Gigaba said to propose cutting spending to fund R12bn free education bill

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Johannesburg - Finance Minister Malusi Gigaba told the ruling party’s top leadership the government will need R12bn to fund President Jacob Zuma’s plan to scrap tuition fees for students from poor homes, according to a person with knowledge of the matter.

Gigaba told the ANC’s national executive committee this week that the Treasury will cut from existing spending programs and won’t announce a special tax or an increase in the value-added tax (VAT) rate to finance Zuma’s plan, according to the person, who asked not to be identified because he is not authorised to speak on the matter.

The Treasury is still exploring ways to fund the plan and will only give further details about the amount needed in the February 21 budget, spokesman Mayihlome Tshwete said by phone.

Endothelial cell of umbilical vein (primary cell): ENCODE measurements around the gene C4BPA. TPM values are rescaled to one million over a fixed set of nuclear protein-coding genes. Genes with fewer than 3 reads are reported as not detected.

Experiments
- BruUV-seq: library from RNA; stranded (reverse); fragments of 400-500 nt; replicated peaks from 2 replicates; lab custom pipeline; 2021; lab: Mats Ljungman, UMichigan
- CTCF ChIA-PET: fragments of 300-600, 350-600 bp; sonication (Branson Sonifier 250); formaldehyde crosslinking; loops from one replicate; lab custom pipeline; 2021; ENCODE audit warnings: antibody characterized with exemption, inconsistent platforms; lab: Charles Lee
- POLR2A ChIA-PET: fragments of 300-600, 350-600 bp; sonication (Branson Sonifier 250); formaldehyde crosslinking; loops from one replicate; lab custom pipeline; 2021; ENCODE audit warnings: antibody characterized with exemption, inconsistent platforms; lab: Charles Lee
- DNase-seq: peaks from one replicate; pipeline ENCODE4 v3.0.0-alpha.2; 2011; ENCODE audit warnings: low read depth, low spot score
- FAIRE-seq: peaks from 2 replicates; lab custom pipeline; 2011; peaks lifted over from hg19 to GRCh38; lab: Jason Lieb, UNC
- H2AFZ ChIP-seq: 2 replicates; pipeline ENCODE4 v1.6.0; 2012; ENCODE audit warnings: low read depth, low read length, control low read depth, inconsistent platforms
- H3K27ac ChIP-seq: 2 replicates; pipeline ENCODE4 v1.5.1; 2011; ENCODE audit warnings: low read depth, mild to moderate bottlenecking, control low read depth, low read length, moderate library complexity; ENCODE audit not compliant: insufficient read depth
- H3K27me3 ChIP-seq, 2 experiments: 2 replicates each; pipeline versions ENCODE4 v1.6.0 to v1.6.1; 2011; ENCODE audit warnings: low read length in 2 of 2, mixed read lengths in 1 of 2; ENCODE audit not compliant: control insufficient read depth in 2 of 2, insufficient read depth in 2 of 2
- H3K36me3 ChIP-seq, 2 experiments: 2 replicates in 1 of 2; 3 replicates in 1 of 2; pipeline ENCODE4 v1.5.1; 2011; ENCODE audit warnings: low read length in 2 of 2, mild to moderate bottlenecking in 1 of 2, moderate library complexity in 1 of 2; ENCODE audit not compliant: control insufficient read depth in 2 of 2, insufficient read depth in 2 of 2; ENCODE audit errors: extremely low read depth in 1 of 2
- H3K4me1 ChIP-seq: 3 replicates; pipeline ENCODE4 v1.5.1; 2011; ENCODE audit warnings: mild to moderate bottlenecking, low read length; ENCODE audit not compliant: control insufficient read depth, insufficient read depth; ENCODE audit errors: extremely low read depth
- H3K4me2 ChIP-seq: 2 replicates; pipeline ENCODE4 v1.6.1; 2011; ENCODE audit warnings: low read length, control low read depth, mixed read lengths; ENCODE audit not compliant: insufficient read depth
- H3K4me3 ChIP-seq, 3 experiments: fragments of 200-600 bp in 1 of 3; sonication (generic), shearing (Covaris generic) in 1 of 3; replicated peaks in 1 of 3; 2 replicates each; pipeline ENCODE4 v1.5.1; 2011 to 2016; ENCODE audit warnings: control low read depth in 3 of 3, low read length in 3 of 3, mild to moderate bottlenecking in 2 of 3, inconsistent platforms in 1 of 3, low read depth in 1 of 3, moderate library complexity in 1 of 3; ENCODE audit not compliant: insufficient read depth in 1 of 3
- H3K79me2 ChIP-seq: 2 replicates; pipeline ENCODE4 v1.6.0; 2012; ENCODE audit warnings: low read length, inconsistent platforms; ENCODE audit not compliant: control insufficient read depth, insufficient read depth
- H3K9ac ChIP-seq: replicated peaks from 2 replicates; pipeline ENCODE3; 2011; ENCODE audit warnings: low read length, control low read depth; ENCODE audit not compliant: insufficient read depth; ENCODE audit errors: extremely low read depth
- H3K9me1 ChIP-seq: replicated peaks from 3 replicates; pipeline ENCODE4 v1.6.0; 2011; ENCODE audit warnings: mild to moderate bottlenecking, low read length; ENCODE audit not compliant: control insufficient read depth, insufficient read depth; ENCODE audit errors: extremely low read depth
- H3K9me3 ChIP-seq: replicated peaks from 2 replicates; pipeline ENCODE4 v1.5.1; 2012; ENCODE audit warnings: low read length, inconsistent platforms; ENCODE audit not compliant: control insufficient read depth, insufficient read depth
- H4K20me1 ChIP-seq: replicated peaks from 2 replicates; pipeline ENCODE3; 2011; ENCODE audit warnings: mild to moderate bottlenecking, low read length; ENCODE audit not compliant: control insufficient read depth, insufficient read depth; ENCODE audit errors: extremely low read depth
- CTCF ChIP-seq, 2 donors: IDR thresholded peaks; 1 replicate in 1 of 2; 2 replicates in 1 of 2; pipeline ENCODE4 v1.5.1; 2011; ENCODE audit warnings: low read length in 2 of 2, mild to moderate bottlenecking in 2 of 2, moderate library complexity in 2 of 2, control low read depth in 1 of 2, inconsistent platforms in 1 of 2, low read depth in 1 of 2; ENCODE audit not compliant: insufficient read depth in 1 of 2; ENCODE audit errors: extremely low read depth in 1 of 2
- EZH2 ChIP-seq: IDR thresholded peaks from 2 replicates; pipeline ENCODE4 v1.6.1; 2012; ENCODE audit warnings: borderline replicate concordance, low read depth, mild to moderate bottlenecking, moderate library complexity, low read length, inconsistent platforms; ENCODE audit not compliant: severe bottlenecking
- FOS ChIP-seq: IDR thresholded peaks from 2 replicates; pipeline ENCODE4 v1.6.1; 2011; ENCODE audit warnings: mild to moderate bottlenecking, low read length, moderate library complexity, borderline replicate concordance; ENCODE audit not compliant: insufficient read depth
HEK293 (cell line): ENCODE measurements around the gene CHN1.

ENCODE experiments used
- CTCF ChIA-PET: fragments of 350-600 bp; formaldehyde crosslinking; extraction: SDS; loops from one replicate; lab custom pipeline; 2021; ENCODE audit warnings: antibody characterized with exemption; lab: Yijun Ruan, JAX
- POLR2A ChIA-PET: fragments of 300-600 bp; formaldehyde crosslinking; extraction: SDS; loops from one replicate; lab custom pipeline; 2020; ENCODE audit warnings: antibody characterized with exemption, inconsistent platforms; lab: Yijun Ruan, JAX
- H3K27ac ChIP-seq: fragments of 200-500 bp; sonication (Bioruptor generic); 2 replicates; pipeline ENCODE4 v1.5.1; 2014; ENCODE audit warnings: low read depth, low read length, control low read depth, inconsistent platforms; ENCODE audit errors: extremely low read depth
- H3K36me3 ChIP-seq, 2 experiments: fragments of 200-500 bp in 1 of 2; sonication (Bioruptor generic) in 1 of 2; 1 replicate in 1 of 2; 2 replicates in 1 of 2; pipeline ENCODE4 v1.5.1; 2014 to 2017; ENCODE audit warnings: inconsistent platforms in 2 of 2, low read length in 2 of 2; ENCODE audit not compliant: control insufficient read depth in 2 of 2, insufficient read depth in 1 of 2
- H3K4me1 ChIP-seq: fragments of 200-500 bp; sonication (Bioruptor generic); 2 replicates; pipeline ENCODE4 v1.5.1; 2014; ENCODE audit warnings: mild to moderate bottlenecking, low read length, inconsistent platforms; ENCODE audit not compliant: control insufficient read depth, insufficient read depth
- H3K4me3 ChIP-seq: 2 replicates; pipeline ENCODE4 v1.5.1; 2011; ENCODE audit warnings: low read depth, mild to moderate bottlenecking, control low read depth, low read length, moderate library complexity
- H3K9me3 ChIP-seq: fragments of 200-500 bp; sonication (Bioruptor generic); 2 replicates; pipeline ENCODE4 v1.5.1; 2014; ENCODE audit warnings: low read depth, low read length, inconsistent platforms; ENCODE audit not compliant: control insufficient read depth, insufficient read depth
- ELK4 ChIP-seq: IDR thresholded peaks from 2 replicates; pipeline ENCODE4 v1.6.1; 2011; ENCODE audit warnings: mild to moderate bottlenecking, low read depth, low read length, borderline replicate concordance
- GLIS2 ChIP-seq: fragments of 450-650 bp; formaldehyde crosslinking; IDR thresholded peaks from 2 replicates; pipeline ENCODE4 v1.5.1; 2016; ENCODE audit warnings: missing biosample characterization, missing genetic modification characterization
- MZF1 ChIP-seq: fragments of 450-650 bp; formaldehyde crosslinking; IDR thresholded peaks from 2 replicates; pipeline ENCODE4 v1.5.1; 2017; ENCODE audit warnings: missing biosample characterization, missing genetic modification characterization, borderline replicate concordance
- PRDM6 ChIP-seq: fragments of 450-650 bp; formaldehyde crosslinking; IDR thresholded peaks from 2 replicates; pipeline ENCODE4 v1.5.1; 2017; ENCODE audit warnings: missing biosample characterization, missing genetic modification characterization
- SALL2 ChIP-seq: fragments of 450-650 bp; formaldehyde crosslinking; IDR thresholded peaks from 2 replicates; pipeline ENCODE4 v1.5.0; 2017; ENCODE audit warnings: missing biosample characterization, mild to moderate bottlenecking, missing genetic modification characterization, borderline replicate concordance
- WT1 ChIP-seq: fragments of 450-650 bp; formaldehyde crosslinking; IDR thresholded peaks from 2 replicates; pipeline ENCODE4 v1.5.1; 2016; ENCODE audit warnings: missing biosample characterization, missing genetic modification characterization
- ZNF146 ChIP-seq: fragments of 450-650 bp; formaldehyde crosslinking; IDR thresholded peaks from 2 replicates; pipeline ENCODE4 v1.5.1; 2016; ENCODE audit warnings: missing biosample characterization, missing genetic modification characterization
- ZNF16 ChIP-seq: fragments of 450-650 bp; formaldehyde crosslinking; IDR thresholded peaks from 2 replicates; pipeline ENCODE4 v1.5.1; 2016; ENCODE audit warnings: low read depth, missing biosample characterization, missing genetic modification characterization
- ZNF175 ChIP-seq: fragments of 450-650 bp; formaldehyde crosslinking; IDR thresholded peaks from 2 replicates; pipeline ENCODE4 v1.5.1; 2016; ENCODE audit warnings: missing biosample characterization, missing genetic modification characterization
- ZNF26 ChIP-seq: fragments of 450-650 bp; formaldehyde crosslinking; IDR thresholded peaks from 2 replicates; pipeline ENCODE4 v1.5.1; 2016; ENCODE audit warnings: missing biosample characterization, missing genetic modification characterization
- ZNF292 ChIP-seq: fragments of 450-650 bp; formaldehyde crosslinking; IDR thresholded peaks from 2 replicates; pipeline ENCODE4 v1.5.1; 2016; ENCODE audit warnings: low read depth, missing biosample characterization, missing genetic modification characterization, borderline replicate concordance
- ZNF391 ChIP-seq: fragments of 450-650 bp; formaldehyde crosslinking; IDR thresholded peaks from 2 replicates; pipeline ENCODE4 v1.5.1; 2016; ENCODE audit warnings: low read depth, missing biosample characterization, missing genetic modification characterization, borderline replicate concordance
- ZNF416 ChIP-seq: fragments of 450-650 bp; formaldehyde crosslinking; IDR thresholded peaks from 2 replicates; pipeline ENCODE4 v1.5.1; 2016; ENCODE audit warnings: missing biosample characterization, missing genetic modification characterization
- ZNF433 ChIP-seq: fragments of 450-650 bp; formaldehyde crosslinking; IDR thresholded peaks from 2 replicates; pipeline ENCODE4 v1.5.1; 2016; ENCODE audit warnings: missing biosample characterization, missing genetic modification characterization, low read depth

Zuma unveiled the free-education plan on December 16, two days before Cyril Ramaphosa replaced him as leader of the African National Congress. The party’s NEC met on January 10 in East London to prepare for its anniversary celebrations on Saturday.

Budget hole 

South Africa will have a revenue shortfall of R50.8bn in the fiscal year that ends in March, Gigaba said in the October mid-term budget. In November, Zuma told the Presidential Fiscal Committee to cut spending by R25bn in the 2018/2019 budget and to find ways to add R15bn to the nation’s revenue to help stave off further debt downgrades.

WATCH: Budget shortfall - what does it mean? 

Cutting expenditure could stunt growth in an economy that went through its second recession in less than a decade last year.

South Africa will increase subsidies to universities to 1% of gross domestic product from 0.7% now over the next five years, according to Zuma’s plan.

The Treasury allocated R76.7bn to higher education for the year through March 2018, and estimates this will increase by an average of 8.2% in each of the following three years, the fastest-growing spending item after debt-service costs, it said in the mid-term budget.

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